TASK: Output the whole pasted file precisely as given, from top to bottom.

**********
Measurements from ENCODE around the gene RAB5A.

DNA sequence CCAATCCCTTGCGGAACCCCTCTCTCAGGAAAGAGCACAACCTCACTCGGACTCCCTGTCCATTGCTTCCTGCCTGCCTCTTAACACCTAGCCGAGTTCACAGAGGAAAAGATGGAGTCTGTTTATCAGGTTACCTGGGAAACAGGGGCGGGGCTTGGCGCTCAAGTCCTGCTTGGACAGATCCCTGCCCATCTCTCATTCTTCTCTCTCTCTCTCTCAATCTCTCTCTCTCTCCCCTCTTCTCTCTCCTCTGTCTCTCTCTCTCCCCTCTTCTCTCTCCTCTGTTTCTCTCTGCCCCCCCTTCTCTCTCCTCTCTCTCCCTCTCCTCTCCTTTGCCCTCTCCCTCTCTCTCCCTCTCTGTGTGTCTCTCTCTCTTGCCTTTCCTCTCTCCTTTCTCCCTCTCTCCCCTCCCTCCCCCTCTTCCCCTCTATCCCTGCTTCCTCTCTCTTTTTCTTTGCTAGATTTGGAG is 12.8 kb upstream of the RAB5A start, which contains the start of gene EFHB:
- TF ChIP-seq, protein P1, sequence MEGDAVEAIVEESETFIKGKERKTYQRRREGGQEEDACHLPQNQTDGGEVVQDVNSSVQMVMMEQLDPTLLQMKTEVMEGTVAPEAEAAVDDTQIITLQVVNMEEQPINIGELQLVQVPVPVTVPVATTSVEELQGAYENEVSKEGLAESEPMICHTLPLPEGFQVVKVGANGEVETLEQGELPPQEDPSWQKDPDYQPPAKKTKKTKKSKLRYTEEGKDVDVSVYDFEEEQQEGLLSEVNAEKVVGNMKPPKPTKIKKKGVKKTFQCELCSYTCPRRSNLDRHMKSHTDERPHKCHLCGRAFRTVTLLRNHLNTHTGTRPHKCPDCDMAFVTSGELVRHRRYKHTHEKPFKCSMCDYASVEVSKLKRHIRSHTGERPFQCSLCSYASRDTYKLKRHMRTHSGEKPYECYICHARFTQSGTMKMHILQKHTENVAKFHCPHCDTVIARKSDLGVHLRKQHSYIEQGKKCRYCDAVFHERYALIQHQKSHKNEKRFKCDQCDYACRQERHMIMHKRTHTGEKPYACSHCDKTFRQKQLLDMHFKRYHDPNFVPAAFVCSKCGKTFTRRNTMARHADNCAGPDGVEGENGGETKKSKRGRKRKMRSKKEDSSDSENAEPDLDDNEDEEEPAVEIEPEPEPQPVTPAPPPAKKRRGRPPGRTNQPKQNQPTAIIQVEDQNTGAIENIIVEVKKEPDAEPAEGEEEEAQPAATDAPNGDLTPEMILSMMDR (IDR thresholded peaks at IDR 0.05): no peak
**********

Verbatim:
Measurements from ENCODE around the gene RAB5A.

DNA sequence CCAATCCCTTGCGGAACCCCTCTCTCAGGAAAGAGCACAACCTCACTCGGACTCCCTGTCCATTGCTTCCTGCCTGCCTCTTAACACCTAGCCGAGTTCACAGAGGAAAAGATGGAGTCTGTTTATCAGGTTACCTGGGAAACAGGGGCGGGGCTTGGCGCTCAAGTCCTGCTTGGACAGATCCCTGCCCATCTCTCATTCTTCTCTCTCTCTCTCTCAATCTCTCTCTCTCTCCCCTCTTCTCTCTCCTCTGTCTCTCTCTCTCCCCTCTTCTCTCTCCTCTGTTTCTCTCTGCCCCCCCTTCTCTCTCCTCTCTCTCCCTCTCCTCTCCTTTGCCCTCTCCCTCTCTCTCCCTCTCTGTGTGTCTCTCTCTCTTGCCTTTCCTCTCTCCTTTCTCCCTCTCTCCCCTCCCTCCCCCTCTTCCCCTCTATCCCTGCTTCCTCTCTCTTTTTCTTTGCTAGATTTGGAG is 12.8 kb upstream of the RAB5A start, which contains the start of gene EFHB:
- TF ChIP-seq, protein P1, sequence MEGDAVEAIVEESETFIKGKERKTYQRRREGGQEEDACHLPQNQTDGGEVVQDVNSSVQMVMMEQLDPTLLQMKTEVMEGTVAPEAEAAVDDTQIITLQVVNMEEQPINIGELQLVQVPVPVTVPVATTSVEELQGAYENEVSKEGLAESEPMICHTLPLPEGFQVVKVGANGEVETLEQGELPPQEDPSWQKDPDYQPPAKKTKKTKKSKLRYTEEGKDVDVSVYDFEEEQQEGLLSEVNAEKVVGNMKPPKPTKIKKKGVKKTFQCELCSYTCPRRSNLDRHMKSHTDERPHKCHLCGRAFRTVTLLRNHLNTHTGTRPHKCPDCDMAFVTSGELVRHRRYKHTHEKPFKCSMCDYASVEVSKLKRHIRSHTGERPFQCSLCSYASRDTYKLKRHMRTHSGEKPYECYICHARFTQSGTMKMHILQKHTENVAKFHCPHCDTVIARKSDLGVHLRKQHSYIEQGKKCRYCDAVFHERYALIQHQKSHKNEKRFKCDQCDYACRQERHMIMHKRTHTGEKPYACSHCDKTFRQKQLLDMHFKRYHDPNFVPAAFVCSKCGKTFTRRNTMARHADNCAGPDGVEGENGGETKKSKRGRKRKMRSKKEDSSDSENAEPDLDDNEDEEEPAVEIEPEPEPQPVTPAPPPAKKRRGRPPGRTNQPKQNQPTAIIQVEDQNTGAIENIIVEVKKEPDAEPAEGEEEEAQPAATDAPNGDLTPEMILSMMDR (IDR thresholded peaks at IDR 0.05): no peak